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The new war on pharmaceutical drugs

  2. PHARMACEUTICAL INDUSTRY  Develops, produces and markets drugs  Global spending on prescription drugs: $954 billion (2011)  Global market worth: $857,800 million (2012)  Leader: U.S. & Canada w/ 41% of the shares
  3. THE BIG PHARMA Rank Company Country Total Revenues(USD billions) 1 Johnson & Johnson[2] United States 71.3[3] 2 Pfizer[4] United States 51.6 3 Roche[5] Switzerland 52.1[6] 4 GlaxoSmithKline[7] United Kingdom 45.4[8] 5 Novartis[9] Switzerland 57.9[10] 6 Sanofi[11] France 44.6[12] 7 AstraZeneca[13] UK/Sweden 25.7[14] 8 Abbott Laboratories[15] United States 21.8[16] 9 Merck & Co.[17] United States 44.0[18] 10 Bayer HealthCare[19] Germany 54.2[20] 11 Eli Lilly[21] United States 23.1[22] 12 Bristol-Myers Squibb[23] United States 16.4
  4. HIGH COST of R&D EXPENSES  12-15 years to develop a drug  $800 million in R&D expense  1/10,000 of tested drugs for patient use  3/10 of approved compounds covers initial expense  High prices
  5. LIMITED PROTECTION FOR INTELLECTUAL PROPERTY  Inadequate protection in developing countries  Example: India  1972, revision in Indian Patent act revoked all medicine patents  Foreign manufacturers abondoned India  Patented compounds reverse engineered  Generic manufacturers flourished
  6. THE CHALLENGE FROM GENERIC BRANDS  Drug patent protection time = 20 years (WTO Rules)  Effective time < 12 years (due to R&D)  When expires Generic drugs  investing ~20% of revenues into R&D  No R&D costs for generic drugs  Prices fall by 90% within 12 months  Example: Teva Pharmaceutical (Israel) makes 150 brand name compounds  Generic industry is rising rapidly (due to demand in developing countries)
  7. COUNTERFEIT DRUGS  Due to goverments’ failure to check bioequivalance of generics  Counterfeit or bioINequivalent medications: deceptively represent its origin, authenticity or effectiveness  Argentina, Brazil, China, India  Threat to human health  Costly for branded manufacturers who wants to protect their intellectual propert  Anti-counterfeit platforms  SMS messages based verification services in Ghana, Nigeria (Sproxil), etc.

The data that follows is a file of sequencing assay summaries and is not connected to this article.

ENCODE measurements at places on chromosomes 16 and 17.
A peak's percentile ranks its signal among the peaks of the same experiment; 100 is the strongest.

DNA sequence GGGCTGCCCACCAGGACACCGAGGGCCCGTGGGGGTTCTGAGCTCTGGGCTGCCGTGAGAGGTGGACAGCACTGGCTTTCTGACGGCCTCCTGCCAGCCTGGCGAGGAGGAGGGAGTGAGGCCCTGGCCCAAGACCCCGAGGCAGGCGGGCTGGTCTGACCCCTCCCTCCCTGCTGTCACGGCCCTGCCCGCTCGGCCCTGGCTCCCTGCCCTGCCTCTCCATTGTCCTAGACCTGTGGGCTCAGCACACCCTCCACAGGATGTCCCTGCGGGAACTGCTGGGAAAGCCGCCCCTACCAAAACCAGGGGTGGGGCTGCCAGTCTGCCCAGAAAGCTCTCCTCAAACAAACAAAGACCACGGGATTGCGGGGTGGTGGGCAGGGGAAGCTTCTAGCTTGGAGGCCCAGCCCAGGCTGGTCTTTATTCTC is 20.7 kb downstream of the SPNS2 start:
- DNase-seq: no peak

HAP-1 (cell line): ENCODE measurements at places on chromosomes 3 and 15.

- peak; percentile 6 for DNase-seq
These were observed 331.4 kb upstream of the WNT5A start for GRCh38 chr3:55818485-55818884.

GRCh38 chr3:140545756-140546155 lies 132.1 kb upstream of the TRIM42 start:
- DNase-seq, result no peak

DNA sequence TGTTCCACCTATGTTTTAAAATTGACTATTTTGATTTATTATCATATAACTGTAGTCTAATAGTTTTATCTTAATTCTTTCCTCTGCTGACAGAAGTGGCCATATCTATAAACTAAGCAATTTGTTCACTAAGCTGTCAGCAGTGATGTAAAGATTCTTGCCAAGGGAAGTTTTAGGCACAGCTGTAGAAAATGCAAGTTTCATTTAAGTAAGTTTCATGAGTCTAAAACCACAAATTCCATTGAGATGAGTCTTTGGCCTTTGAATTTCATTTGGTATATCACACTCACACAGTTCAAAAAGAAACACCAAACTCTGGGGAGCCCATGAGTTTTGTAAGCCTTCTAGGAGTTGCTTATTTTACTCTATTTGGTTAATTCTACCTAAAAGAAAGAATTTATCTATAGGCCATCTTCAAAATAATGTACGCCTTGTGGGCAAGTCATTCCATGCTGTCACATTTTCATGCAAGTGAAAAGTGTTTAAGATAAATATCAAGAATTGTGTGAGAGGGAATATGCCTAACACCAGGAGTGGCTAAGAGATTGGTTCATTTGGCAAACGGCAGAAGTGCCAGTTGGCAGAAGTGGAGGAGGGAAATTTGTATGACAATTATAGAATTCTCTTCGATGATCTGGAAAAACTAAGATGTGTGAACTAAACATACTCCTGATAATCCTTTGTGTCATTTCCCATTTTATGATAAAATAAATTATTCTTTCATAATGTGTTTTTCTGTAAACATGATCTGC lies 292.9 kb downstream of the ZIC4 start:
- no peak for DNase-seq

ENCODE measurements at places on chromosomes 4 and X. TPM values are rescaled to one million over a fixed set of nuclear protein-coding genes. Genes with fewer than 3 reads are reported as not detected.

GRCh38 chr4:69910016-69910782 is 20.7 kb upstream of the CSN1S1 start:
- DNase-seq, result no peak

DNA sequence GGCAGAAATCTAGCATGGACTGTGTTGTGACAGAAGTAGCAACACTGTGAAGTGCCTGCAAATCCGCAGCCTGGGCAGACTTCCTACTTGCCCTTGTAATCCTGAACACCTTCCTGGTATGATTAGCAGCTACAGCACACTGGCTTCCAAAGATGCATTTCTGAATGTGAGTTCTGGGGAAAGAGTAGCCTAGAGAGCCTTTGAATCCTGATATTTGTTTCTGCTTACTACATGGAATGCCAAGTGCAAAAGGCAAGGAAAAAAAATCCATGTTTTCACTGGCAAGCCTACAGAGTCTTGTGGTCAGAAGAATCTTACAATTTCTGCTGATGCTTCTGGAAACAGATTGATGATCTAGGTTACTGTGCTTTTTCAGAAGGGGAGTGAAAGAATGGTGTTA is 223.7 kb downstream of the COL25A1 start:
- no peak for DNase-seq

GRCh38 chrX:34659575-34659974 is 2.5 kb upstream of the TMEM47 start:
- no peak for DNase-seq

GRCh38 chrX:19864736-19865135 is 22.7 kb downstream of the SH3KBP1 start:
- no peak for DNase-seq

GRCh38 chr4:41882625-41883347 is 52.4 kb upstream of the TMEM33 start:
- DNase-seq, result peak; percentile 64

8. NEGLECTED THERAPEUTIC AREAS  More focus on profitable markets  Example: Cancer and central nervous system diseases (psychiatric)  No or little research on diseases common in poor countries  Example: Tuberculosis  Diseases in developing countries: too risky to invest  Incentive packages and public-private partnerships by governments and private initiatives  Example: Bill and Melinda Gates Foundation, billions for AIDS, tuberculosis, other infectious diseases
  9. PhRMA’s GLOBAL EFFORTS  innovation, research and development to support the discovery of new medicines for both common conditions and rare disorders  one of the largest funders of R&D  Invested $365 million in 2008 alone  $9.2 billion in direct assistance to healthcare in Africa, Asia and Latin America (over last decade)  donations of medicines, vaccines, diagnostics and equipment, as well as other material and labor.  See more at: puf
  10. CLOSER TO PUBLIC SCRUTINY  South Africa:  High prices of branded AIDS drugs  Goverment let importation of non-approved generics  Manufacturers sued S. Affrica  International backlash, negative publicity  Awareness of generic drugs  For affordable prices: Brazil and some others threatened to break patents  For good public relations: AIDS drugs offered at lower prices  88 medicines for AIDS & related conditions  U.S. And European Gov.’s provides billions
  11. TRIPS and PHARMACEUTICAL PATENTS  Govermental obligations:  Patenting: WTO members have to provide patent protection for any invention, whether a product (such as a medicine) or a process (such as a method of producing the chemical ingredients for a medicine), while allowing certain exceptions. Article 27.1. Patent protection has to last at least 20 years from the date the patent application was filed.  DOHA Decleration: to clarify the interpretation of TRIPS flexibilities especilally for the African Group.  Exporting countries’ obligations under Article 31(f) are waived — any member country can export generic pharmaceutical products made under compulsory licences to meet the needs of importing countries.  Importing countries’ obligations on remuneration to the patent holder under compulsory licensing are waived to avoid double payment. Remuneration is only required on the export side.  Exporting constraints are waived for developing and least-developed countries so that they can export within a regional trade agreement, when at least half of the members were categorized as least-developed countries at the time of the decision. That way, developing countries can make use of economies of scale.